ESPN doesn’t need me nor anyone else to defend it. It’s a gigantic company owned by the largest media group in the world, it can handle its own business. But, seeing so many people get laid off Wednesday in order to trim its budget is really important in a lot of ways, some of which are admittedly selfish from my point of view.
First of all, this is crushing for all the people losing their jobs. This is pretty obvious, but it’s always sad for someone to lose a job, especially when it’s not for anything they did wrong. Brett McMurphy is one of the best college football reporters around. Ed Werder does a great job. Jayson Stark is a fantastic baseball writer. But, business is business, and cuts had to be made to keep ESPN in at least decent financial standing. It sucks, but it’s understandable.
Along that same vein, it’s something that’s disheartening to see unfold for a myriad of reasons. These are people who create good, quality content. Hell, Jane McManus just had an interesting piece on racial divides in football that she co-authored go up this week, and now she’s on the way out the door. To work as hard as humanly possible to create good work and then be ushered out in short order has to be agonizing for the writers/reporters/personalities, and it’s certainly daunting for those of us trying to break into the industry.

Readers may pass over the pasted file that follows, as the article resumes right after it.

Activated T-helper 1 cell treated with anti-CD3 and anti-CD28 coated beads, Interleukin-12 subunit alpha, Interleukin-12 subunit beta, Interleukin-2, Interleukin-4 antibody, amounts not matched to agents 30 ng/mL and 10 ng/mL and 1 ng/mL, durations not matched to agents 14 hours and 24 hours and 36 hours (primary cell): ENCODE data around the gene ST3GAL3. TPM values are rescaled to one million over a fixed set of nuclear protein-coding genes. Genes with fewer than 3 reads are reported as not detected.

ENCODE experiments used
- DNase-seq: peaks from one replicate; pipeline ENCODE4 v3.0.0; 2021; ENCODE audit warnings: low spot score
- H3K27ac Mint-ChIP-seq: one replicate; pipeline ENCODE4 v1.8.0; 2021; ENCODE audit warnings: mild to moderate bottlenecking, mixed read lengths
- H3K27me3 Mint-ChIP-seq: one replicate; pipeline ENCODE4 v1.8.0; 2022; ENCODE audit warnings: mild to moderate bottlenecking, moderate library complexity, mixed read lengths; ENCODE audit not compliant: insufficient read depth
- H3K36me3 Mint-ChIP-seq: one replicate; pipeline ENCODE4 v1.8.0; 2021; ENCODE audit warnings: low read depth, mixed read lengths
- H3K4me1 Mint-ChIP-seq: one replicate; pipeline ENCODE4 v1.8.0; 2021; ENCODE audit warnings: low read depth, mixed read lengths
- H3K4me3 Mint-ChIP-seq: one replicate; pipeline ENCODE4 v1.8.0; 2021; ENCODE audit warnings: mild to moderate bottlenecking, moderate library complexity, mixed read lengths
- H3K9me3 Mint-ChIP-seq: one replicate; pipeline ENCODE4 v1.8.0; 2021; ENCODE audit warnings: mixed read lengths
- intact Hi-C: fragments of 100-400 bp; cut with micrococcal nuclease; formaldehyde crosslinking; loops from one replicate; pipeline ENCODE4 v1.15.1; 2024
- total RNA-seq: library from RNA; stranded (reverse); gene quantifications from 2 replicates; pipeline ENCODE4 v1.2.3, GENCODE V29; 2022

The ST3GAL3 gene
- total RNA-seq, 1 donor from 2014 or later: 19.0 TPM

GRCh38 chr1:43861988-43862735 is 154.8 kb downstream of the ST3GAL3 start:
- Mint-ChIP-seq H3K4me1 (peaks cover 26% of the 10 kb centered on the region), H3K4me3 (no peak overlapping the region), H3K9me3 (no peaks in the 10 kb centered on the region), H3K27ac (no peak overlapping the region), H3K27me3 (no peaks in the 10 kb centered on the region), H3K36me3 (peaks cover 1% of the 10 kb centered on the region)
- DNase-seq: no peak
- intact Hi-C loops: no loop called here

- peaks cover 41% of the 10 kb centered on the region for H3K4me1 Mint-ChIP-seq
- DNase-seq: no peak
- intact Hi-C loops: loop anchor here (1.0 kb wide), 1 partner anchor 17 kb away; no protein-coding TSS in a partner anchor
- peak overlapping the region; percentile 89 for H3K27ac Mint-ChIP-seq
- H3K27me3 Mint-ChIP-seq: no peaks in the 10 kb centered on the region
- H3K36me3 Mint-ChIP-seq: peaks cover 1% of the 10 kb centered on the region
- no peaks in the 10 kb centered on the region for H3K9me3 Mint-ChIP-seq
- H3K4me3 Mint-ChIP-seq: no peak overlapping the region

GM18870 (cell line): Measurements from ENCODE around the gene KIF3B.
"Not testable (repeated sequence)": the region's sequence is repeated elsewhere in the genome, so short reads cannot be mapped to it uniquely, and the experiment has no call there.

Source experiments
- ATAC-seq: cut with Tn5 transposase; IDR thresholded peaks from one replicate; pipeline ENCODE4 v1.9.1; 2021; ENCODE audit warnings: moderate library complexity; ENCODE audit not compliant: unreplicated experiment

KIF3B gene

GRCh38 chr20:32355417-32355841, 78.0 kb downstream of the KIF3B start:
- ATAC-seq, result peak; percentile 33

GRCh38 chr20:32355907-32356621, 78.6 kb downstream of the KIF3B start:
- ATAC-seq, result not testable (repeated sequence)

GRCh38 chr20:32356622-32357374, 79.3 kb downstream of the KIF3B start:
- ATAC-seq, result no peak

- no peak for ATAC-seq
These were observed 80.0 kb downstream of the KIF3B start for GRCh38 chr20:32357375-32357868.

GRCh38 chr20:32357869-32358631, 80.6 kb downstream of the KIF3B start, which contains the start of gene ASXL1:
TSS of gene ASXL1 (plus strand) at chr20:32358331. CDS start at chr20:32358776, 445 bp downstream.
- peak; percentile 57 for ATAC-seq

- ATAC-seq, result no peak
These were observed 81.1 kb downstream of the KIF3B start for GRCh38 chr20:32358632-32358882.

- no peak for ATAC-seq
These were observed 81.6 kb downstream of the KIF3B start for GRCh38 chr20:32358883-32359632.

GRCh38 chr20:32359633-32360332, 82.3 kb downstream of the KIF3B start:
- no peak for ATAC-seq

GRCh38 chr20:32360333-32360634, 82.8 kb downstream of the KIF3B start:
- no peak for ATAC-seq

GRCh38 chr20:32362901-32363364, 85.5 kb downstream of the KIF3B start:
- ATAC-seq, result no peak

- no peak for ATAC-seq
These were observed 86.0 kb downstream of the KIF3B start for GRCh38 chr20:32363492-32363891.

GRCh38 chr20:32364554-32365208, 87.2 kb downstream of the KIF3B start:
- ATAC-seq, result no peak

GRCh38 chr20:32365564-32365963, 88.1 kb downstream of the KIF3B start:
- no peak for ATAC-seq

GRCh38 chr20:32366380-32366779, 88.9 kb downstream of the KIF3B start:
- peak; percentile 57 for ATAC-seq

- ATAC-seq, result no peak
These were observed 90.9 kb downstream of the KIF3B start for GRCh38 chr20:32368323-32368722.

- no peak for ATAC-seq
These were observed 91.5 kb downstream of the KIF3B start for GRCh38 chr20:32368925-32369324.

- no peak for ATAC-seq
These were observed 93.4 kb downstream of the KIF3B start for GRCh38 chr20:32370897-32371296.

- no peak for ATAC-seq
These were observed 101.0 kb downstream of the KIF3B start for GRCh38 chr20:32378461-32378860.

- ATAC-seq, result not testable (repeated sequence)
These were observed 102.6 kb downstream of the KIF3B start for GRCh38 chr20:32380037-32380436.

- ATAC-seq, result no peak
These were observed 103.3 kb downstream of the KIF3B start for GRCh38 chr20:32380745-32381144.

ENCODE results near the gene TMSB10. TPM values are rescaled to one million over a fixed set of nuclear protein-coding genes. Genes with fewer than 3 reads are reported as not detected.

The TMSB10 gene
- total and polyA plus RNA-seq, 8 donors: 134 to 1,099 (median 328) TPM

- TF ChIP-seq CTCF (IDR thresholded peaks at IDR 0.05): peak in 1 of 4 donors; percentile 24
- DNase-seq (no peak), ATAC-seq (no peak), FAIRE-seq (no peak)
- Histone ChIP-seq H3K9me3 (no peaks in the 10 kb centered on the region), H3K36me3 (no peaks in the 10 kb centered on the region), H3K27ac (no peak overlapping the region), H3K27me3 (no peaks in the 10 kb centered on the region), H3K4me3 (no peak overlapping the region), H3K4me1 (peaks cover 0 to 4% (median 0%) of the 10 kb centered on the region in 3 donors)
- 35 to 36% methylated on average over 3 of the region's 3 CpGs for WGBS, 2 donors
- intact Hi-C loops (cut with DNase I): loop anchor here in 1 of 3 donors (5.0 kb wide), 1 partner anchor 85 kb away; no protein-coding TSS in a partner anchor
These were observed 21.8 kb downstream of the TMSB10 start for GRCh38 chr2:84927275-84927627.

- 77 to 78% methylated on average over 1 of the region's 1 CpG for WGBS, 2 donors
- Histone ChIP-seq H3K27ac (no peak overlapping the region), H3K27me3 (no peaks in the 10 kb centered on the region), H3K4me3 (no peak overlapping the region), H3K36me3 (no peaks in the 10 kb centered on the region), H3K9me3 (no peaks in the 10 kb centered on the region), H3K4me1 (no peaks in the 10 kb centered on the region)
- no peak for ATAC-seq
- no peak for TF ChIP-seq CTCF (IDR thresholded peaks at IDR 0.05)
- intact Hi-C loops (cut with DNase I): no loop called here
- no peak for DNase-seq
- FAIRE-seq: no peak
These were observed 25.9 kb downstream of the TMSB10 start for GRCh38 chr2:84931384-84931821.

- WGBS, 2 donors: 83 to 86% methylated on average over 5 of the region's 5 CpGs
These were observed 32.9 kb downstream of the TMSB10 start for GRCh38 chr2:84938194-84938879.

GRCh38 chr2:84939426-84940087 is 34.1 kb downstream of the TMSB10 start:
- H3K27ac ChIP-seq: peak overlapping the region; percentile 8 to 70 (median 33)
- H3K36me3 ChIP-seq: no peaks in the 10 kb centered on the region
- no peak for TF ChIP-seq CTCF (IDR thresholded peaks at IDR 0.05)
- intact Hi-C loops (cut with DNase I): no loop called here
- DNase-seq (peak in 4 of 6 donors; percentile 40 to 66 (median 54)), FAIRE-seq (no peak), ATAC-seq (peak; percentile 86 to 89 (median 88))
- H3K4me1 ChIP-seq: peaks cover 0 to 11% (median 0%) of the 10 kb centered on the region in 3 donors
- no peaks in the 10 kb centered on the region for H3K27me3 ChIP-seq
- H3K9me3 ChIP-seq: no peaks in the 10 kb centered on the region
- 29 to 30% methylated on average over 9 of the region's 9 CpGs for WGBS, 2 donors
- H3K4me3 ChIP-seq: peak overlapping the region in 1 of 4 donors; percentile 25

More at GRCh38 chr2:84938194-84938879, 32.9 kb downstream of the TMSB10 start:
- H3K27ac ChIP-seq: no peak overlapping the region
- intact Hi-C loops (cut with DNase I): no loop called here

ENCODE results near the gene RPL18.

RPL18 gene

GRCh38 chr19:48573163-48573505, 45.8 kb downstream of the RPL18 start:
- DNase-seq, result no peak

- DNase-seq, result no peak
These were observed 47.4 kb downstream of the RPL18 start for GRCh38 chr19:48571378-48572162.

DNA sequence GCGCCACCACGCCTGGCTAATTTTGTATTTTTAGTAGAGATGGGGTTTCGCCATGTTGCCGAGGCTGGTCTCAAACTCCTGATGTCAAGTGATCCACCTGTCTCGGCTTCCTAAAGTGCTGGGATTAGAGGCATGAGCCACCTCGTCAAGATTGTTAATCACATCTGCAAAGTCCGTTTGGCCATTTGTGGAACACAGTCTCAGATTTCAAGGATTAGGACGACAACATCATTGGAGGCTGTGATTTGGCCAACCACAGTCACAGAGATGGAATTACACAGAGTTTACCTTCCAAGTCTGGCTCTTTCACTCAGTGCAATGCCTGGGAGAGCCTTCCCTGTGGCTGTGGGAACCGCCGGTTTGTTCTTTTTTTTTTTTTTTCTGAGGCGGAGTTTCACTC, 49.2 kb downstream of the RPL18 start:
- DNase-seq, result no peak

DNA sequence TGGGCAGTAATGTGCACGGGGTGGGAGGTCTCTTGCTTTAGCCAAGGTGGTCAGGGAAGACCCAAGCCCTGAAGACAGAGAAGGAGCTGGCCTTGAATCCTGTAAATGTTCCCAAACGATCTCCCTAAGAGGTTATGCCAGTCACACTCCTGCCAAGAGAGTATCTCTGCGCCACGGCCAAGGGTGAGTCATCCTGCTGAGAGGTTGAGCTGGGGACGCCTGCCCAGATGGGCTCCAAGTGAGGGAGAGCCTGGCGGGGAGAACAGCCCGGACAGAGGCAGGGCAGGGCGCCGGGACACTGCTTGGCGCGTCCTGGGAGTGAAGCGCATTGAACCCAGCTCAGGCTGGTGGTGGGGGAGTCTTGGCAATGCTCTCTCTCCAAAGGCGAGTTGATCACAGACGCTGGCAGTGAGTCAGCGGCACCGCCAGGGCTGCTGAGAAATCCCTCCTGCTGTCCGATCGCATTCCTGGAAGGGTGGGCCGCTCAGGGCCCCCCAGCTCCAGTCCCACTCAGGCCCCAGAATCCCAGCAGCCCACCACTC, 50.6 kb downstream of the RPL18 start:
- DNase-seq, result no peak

I’m left wondering, what the hell makes me special? I don’t want to get overly introspective, but I think it’s something that needs to be considered. I’ve tried hard in the last four years to create good content across radio and the written word, but what sets me, or anyone in my position, apart? ESPN is cutting the fat by laying off people who break news and write culturally important articles, and produce just generally entertaining media; I blog on no-name websites, write a column here and there and host a college football podcast to an audience that could be described as “a handful” in only the most generous sense of the term.
The company wants to change up its general style, which is fine, it can do whatever it pleases. Sometimes the opinionated, personality driven shows work for ESPN. Scott Van Pelt’s Sportscenter is appointment viewing for me, it’s some of the best sports TV out there. On the other hand, you get what one of my close friends calls “normie bullshit” in Michael Smith and Jemele Hill’s new daily Sportscenter, which is essentially them passing themselves off as a cool because they like pop culture. Again, I have to ask, what sets me apart?
Although, maybe the better question is what sets anyone apart at this rate?
It’s important to add that there are some laughably bad narratives being spread (and they’ve been spread for quite some time, now) about why ESPN is in a worsening financial state. Chief amongst these is that the collective political views of ESPN personalities is why people aren’t watching the cable channel anymore. As much as Clay Travis wants you to believe that the network is becoming “MSESPN” (yes, he actually wrote that and I have worked with idiots who praise him for it), that’s just not true.